Department of Psychology
University of Minnesota
Dysfunction in social interactions is a hallmark feature of several psychiatric disorders. However, due to their complexity, social interactions are also extremely hard to study. Experimental economic games have been successfully used to quantitatively analyze behaviors and motives relevant to social interactions, and the emerging field of computational psychiatry has been applying these techniques to understand apparent aberrant social decision-making in people with psychiatric disorders.
One important aspect of social interactions that has scantly been studied with experimental economic games is how much people value being in a more dominant social hierarchy position. A mal-adaptive reaction to social dominance may present a significant source of vulnerability for neuropsychiatric disorders, and can be particularly relevant for personality disorders that have trouble sustaining social relations, such as borderline personality disorder (BorPD).
Here, we were interested in knowing how people with BorPD value and behave in social interactions when there are differences in social dominance, and how (or if) these differ from controls. Moreover, we were interested in finding computational phenotypes of these behaviors. For this, we had participants (169 controls and 312 BorPD patients) play a multi-round Social Hierarchy game where money could be used to increase (or maintain) social status and applied computational models to the obtained behavior.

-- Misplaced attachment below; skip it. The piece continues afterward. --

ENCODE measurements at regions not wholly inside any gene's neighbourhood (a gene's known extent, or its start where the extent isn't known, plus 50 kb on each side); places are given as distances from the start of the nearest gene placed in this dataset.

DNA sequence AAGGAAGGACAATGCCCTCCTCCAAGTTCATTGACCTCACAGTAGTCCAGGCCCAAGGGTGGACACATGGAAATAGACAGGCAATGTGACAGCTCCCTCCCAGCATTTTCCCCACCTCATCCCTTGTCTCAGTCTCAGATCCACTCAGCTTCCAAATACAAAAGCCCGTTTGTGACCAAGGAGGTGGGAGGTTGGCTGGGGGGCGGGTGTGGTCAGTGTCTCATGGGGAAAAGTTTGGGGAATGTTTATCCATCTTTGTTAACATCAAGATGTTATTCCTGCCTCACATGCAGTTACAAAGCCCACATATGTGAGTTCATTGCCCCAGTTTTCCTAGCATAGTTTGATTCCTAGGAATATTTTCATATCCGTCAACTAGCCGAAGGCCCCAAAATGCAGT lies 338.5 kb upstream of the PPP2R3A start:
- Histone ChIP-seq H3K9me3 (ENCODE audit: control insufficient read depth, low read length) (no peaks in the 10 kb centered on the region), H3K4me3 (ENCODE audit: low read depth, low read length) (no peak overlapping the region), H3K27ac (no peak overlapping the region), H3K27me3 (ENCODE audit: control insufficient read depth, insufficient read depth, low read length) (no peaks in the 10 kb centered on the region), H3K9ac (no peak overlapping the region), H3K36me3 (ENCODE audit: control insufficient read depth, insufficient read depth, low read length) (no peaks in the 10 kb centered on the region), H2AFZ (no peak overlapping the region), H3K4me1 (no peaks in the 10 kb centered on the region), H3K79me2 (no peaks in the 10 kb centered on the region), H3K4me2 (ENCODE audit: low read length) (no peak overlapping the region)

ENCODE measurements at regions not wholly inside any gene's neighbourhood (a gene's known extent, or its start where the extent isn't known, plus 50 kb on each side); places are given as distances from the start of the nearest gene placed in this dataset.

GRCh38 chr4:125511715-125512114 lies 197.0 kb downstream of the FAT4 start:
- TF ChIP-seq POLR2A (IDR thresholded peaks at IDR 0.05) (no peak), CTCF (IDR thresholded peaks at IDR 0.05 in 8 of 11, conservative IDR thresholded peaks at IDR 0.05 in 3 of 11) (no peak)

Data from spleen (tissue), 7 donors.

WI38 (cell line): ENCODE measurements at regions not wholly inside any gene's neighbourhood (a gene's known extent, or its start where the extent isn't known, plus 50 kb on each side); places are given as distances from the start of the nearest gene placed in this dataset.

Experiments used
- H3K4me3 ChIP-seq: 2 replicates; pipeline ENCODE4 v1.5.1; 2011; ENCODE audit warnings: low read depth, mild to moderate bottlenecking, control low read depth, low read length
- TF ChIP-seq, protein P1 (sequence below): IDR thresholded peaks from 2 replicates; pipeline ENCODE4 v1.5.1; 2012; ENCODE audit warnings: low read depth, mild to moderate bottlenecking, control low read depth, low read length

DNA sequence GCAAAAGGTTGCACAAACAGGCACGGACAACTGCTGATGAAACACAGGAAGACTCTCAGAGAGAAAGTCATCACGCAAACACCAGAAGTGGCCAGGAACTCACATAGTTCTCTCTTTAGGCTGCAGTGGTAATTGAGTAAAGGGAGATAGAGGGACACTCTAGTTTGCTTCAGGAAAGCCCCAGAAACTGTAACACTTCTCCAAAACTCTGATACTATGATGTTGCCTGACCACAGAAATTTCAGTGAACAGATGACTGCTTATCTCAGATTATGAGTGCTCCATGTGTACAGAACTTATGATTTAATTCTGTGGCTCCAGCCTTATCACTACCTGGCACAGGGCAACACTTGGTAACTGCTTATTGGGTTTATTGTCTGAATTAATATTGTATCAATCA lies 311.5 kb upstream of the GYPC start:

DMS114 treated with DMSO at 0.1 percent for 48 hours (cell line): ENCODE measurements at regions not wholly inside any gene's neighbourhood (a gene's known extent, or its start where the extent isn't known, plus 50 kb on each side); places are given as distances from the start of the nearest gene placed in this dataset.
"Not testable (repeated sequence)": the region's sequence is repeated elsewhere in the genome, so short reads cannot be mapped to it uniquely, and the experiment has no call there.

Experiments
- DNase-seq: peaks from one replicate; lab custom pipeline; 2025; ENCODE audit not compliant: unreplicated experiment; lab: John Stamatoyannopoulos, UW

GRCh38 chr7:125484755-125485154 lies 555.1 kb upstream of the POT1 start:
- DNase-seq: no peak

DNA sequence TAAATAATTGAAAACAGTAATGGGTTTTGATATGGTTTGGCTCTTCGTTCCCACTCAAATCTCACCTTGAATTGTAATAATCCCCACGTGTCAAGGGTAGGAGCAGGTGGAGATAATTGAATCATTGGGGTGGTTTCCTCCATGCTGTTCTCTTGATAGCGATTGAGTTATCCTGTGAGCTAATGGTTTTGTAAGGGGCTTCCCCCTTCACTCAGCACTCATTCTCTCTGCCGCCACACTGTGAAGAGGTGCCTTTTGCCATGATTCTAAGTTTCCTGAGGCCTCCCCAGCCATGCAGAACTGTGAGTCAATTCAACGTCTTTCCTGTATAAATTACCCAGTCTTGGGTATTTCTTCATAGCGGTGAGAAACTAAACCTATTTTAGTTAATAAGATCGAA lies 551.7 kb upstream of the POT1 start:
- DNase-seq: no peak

We found no difference between BorPD patients and Controls in the amount of money spent to become (or remain) in the dominant position, the challenge rate, or the number of rounds in the dominant position. However, we found that BorPDs in the dominant position transferred more money to the other player when first alpha. In addition, they finished the game with a more equitable distribution of points between them and the game partner. The computational model revealed promising computational phenotypes and suggests that BorPD patients may have a higher disutility from losing their status, and this was associated with higher self-reported feelings of shame and aggression tendencies. Overall, our results indicate that BorPDs and Controls value social dominance similarly but that they may be particularly sensitive to losing status once they have it. In addition, our results suggest BorPDs, when in control, may be especially prosocial, and offer specific computational parameters that can be used to quantitatively characterize and phenotype each individual.
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